The times were extraordinary. Bayi, with 3:32.16, had broken American Jim Ryun’s world record by almost a second. Walker had also broken the world record. Crouch, with 3:34.42, had broken the Australian record that Herb Elliott had set at the 1960 Olympics in Rome. In all five runners broke their country’s national records. Crouch, in finishing fifth, had run the seventh-fastest time in history. “I was satisfied with my time,” he said. “But I didn’t run to finish fifth.” He later struggled to watch the medal presentation, believing he should have been up there.
Crouch went on to make the final at the 1976 Olympics and still maintains a close interest in athletics. He’s on the board at Athletics International, a body that brings former Australian athletes together and sponsors current ones. He spends summers in Australia, doing contract accounting work, and spends a few months of the northern summer in Europe. Throughout Europe he’s asked about his experience in the 1500 metres in Christchurch. “You can go to a lot of places in the world that aren’t Commonwealth countries – and they know about Christchurch,” he said.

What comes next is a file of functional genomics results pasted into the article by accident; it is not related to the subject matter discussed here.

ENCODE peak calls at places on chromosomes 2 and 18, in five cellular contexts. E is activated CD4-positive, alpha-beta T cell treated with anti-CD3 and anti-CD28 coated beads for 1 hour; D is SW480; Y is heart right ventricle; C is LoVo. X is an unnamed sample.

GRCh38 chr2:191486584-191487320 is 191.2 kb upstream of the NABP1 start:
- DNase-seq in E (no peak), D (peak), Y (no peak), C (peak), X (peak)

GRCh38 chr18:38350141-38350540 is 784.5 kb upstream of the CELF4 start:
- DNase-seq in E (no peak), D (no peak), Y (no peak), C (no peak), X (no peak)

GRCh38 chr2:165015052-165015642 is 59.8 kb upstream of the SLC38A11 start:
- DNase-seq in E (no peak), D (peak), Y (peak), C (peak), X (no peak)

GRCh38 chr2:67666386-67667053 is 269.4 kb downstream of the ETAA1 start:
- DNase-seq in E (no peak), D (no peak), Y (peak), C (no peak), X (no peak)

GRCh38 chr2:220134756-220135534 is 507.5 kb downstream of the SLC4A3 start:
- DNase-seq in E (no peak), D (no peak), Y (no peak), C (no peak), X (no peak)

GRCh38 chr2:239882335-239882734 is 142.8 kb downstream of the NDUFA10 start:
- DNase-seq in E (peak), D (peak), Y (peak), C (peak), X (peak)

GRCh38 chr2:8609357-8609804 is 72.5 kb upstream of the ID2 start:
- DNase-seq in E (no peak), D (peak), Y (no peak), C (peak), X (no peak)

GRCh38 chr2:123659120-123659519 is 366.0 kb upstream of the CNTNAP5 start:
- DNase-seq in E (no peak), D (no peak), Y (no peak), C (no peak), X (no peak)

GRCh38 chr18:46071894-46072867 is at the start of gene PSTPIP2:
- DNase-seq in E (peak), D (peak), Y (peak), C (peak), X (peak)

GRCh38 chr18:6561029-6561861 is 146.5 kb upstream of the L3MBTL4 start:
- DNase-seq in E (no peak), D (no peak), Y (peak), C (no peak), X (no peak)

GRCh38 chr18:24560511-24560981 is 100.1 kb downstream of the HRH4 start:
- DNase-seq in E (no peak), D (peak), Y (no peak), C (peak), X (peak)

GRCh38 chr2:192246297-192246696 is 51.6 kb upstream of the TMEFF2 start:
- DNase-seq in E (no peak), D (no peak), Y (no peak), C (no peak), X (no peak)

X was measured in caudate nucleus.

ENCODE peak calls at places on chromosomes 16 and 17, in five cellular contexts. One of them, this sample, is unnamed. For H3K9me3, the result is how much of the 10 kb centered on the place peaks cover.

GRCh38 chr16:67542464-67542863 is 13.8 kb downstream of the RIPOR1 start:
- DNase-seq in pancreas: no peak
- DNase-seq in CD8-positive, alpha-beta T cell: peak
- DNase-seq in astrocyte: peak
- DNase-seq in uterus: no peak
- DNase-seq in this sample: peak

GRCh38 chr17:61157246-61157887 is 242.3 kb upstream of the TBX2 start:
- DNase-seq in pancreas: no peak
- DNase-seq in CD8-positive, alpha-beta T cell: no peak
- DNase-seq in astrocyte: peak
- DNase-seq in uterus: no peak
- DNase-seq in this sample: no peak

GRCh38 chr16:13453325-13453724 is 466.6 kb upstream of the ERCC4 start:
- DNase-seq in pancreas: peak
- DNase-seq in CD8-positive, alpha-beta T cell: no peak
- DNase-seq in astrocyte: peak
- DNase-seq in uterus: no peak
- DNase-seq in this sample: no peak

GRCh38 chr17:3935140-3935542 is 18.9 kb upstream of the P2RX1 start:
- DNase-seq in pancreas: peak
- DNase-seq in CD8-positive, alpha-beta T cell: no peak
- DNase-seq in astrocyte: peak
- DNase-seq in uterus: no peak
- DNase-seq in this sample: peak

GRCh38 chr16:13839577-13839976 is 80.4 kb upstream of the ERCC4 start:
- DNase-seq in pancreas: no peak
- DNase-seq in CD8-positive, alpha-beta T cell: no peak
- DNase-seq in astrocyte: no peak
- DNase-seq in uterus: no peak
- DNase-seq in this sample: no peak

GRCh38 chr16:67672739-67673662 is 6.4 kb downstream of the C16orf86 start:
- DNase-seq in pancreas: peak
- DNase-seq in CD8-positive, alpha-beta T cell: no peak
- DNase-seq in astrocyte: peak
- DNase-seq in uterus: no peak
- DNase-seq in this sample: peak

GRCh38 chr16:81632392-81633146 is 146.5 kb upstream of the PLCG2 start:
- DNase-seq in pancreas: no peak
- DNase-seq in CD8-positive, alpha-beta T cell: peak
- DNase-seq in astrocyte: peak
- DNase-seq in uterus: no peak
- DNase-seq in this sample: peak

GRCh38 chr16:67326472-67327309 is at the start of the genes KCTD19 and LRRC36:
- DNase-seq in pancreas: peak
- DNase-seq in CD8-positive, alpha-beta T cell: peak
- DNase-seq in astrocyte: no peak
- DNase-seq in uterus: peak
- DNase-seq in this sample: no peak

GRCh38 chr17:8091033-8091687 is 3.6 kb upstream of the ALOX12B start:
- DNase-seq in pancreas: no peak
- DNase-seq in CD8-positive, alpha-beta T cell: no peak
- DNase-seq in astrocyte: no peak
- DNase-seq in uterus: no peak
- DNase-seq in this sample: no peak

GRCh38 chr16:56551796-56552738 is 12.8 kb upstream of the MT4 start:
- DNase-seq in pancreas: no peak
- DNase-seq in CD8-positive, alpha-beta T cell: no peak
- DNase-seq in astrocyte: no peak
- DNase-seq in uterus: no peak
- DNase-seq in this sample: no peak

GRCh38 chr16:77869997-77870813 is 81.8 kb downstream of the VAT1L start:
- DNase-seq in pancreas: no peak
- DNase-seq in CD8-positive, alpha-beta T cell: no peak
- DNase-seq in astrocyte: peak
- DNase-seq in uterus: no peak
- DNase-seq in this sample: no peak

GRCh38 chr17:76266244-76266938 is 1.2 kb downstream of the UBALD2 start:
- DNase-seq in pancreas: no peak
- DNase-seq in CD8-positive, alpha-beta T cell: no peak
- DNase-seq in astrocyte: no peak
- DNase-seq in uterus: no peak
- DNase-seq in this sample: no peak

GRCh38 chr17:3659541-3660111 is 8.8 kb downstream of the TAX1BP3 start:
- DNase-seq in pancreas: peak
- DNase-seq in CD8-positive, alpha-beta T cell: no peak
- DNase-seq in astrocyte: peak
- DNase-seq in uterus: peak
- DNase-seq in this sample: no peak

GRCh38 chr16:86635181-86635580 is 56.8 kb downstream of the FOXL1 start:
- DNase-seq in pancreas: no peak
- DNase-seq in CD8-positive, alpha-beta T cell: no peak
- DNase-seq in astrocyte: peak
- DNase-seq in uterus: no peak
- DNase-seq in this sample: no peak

6329 credentialled members of the media at the Super Bowl this year, each one uncovering truth and telling a different part of the story, said NYU journalism lecturer Jay Rosen on his @jayrosen-nyu twitter account this week.
3.5 million ticket requests from 199 countries in the World Cup’s second sale phase. Said FIFA’s man in charge Thierry Weil: “With a little more than three million tickets available at the 12 stadiums, the requests are at least 10 times more than the inventory we have available.”
What they should do …
… is have sporting administrators take a leaf out of much maligned public transport authorities and ensure Senior Card holders get through the gates at the lowest price. Why not offer an admission discount commensurate with pensioners and the disabled? Racing, pacing, chasing, footy, hit and giggle codes, bikes and cars could benefit with increased crowd numbers from Baby Boomers who often baulk at steep admission prices. Given this small incentive this demographic with time on their hands could ensure return business to boot. Win, win. – RICHARD WORLAND. Manifold Heights
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This story Administrator ready to work first appeared on Nanjing Night Net.